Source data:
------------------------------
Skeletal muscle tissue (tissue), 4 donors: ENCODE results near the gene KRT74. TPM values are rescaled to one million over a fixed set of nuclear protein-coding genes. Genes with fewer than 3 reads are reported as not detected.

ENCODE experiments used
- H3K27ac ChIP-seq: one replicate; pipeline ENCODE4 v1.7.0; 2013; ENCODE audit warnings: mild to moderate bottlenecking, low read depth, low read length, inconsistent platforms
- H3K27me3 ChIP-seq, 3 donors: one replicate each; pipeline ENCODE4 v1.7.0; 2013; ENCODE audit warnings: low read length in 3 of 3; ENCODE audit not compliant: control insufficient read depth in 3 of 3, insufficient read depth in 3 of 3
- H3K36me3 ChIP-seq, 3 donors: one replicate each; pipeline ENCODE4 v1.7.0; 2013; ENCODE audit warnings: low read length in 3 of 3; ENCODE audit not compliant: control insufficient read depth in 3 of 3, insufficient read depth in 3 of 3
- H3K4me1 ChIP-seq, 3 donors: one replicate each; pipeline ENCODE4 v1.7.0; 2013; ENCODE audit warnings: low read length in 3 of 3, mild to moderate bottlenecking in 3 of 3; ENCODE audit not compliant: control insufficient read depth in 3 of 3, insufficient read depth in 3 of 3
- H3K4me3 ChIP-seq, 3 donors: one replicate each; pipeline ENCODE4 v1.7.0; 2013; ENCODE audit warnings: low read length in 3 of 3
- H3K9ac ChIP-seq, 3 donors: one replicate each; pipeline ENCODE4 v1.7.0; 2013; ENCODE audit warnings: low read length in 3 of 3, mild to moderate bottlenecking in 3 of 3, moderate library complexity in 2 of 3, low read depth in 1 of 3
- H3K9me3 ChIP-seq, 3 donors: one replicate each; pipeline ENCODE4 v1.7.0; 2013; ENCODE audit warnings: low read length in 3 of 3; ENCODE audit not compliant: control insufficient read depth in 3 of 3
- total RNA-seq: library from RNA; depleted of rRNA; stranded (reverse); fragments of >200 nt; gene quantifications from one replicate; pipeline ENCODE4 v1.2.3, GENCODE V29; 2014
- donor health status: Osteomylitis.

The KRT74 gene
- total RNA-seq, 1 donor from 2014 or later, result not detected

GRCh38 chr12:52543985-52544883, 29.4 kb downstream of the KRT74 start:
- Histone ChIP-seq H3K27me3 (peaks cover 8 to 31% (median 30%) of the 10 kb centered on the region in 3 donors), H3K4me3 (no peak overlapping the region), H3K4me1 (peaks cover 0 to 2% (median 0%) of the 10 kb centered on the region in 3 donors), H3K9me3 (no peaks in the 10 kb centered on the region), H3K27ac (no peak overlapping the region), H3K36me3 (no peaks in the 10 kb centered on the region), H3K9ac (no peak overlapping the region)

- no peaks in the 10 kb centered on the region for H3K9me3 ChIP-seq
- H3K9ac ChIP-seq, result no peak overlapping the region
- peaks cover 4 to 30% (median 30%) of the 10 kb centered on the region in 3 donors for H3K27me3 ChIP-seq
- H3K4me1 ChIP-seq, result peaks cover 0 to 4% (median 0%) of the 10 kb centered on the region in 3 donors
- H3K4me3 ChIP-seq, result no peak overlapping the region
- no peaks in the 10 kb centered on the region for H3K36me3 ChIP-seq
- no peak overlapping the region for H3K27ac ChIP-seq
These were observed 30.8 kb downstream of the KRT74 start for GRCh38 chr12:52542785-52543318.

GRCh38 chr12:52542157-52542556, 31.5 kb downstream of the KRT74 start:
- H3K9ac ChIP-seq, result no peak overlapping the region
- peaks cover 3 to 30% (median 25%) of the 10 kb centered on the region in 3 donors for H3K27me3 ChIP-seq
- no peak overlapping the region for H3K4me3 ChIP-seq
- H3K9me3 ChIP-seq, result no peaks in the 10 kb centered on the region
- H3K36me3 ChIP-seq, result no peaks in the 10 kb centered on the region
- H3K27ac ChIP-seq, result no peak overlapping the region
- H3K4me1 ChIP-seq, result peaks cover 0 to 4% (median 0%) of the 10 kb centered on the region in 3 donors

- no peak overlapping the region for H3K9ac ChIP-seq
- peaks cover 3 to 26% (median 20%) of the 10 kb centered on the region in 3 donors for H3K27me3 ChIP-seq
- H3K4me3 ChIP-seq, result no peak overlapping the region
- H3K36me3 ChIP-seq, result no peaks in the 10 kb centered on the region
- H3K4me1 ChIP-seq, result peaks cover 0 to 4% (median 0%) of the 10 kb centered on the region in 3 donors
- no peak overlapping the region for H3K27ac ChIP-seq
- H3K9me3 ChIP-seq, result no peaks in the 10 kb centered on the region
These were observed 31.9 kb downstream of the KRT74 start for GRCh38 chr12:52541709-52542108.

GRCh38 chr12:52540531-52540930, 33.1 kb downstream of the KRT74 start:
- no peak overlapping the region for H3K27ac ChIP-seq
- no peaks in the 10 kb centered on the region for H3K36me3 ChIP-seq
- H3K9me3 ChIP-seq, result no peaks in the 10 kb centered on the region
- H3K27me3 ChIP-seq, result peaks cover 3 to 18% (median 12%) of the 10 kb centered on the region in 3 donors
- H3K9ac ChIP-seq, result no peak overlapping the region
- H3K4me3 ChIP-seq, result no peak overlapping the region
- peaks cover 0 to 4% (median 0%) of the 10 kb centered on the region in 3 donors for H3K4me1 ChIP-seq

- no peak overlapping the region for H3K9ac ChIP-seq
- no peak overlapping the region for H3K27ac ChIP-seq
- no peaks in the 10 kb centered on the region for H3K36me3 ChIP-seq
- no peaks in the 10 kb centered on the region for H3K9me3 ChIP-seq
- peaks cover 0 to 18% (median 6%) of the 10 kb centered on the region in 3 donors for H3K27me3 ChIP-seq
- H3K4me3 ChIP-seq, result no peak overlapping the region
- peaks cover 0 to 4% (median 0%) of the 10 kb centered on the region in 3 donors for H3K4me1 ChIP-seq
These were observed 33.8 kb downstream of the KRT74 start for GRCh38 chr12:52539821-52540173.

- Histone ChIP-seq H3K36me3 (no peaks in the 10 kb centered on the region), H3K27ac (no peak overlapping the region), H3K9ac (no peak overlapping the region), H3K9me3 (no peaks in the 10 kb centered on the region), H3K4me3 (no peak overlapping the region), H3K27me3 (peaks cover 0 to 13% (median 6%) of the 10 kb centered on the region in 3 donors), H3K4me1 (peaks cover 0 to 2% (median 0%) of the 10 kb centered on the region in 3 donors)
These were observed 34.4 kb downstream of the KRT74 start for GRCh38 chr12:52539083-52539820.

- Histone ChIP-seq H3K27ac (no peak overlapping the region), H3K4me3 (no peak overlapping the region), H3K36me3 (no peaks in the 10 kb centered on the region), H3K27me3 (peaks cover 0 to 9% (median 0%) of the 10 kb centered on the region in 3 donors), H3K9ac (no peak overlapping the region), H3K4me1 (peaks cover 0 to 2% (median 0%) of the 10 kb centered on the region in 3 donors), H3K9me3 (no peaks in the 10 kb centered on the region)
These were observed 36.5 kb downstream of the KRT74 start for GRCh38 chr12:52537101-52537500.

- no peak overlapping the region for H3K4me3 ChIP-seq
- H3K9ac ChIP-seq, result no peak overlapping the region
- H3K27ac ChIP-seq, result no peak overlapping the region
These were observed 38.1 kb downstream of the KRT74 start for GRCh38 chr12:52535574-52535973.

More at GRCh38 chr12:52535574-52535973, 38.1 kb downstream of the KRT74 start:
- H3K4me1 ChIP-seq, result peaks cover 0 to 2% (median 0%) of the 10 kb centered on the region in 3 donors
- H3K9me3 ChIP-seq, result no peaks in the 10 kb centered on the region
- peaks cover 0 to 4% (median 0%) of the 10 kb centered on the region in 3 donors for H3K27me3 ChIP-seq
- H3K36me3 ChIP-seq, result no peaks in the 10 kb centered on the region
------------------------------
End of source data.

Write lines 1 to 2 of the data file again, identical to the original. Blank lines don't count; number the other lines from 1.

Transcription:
Skeletal muscle tissue (tissue), 4 donors: ENCODE results near the gene KRT74. TPM values are rescaled to one million over a fixed set of nuclear protein-coding genes. Genes with fewer than 3 reads are reported as not detected.

ENCODE experiments used